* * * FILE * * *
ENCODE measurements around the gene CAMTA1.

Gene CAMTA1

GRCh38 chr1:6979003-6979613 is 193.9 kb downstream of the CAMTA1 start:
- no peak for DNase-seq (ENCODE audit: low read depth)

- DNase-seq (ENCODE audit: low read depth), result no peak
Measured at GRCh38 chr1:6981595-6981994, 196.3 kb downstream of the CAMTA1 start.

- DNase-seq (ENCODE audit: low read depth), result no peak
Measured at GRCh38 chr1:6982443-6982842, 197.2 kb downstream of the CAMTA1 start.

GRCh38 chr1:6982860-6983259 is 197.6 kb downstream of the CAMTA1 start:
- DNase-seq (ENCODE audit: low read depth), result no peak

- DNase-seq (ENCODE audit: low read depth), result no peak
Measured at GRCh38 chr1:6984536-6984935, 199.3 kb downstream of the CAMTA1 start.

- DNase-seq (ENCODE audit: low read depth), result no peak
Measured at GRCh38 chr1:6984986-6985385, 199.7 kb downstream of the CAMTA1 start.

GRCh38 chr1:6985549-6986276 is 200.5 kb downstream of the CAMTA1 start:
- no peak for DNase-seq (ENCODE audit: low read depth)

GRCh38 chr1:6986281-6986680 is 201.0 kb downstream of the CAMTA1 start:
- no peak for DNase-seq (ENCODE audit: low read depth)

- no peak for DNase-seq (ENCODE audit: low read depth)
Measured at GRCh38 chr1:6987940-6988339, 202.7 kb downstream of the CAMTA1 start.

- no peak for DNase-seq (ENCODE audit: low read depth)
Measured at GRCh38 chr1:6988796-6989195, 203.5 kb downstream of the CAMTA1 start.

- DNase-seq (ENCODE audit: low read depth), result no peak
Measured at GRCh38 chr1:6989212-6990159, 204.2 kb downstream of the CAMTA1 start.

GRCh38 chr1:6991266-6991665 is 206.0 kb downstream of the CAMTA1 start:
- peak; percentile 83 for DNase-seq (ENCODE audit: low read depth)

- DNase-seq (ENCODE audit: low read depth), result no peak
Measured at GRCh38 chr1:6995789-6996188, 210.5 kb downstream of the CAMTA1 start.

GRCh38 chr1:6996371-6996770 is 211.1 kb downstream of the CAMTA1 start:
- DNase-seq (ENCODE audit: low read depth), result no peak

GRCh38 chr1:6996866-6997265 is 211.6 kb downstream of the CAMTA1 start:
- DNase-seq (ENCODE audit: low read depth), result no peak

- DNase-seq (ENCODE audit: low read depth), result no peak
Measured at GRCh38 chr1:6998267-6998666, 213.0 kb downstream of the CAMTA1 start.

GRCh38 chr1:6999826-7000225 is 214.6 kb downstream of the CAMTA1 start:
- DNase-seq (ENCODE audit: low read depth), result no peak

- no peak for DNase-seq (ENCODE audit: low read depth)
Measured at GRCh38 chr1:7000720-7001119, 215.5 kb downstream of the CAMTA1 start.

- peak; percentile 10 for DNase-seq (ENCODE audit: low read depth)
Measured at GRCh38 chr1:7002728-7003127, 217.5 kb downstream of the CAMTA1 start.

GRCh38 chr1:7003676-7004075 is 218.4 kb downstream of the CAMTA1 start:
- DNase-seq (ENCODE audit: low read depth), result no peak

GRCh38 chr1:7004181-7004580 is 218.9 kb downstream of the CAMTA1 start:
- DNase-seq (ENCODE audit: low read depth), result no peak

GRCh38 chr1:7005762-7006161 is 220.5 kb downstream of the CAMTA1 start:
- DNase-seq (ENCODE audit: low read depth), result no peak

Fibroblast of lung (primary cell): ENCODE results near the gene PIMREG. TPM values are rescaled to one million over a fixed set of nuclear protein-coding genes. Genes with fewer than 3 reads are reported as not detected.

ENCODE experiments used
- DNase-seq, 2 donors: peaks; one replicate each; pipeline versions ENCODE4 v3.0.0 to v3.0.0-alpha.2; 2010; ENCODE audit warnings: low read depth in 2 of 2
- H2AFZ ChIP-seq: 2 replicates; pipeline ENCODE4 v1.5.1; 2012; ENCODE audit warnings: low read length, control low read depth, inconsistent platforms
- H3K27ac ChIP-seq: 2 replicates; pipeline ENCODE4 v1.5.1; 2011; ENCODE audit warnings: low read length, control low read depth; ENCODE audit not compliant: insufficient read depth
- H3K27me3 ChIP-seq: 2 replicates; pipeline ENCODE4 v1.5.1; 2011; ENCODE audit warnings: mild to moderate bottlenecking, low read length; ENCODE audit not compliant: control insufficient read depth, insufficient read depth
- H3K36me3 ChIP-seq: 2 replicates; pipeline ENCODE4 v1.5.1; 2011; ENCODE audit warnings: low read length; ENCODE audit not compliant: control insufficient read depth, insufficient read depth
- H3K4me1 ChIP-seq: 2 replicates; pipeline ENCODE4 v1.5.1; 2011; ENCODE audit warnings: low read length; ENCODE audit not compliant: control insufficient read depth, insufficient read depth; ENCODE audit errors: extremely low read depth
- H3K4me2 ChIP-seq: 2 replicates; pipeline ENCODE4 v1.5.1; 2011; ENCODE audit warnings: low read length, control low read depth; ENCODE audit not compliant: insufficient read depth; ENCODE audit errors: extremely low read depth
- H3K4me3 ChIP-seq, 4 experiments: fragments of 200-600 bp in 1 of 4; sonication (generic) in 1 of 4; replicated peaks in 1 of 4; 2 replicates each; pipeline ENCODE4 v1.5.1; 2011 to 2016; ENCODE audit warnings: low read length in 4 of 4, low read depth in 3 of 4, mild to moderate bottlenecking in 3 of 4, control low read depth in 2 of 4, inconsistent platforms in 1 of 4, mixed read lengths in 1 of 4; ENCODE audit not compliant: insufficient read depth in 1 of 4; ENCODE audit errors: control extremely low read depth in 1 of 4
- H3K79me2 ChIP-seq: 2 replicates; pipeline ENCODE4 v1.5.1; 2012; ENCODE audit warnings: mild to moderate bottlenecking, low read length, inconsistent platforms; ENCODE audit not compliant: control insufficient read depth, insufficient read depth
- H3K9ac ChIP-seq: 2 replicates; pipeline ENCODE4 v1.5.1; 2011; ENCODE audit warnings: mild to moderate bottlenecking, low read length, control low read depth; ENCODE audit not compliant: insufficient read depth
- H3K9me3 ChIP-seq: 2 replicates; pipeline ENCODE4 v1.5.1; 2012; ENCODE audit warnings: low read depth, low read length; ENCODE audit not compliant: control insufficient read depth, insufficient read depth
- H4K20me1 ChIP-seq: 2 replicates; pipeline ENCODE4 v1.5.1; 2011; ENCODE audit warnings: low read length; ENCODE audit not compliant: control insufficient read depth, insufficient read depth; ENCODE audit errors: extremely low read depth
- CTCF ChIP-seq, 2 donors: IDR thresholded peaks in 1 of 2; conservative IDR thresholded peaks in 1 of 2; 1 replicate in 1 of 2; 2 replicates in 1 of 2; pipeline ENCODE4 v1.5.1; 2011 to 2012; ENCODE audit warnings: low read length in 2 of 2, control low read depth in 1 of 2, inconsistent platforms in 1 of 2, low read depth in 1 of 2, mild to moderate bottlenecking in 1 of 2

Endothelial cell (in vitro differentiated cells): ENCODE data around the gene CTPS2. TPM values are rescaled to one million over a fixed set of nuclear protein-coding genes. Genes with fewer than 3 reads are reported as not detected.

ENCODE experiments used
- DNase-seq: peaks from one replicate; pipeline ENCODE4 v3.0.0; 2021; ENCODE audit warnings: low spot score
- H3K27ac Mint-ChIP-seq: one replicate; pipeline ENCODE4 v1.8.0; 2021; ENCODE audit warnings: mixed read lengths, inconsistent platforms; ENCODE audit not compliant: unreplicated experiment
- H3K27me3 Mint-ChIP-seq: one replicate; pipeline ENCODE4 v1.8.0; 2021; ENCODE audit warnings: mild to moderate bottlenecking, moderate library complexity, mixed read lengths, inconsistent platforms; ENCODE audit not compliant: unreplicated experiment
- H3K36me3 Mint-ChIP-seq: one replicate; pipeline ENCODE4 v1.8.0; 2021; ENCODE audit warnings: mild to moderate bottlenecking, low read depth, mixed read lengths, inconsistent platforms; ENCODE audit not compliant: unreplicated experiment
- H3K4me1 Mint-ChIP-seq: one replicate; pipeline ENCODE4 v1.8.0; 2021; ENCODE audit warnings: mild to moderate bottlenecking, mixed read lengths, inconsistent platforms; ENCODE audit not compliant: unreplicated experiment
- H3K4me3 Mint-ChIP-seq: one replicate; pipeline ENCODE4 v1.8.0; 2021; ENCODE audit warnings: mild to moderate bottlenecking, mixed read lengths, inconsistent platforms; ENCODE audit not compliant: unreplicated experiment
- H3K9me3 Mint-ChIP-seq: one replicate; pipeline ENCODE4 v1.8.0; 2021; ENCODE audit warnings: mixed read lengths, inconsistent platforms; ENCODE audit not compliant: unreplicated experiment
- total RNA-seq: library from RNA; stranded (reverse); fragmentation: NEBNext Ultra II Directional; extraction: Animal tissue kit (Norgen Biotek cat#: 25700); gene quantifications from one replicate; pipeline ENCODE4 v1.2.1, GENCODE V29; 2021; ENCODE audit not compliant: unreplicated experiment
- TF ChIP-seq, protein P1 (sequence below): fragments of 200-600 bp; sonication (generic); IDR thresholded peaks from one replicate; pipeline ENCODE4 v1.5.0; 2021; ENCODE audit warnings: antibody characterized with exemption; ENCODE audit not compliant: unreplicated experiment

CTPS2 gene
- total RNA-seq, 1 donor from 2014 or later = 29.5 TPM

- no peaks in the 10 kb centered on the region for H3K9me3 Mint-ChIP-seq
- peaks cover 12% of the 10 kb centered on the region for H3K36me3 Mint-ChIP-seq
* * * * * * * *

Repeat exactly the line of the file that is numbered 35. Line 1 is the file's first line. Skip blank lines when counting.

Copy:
GRCh38 chr1:6999826-7000225 is 214.6 kb downstream of the CAMTA1 start: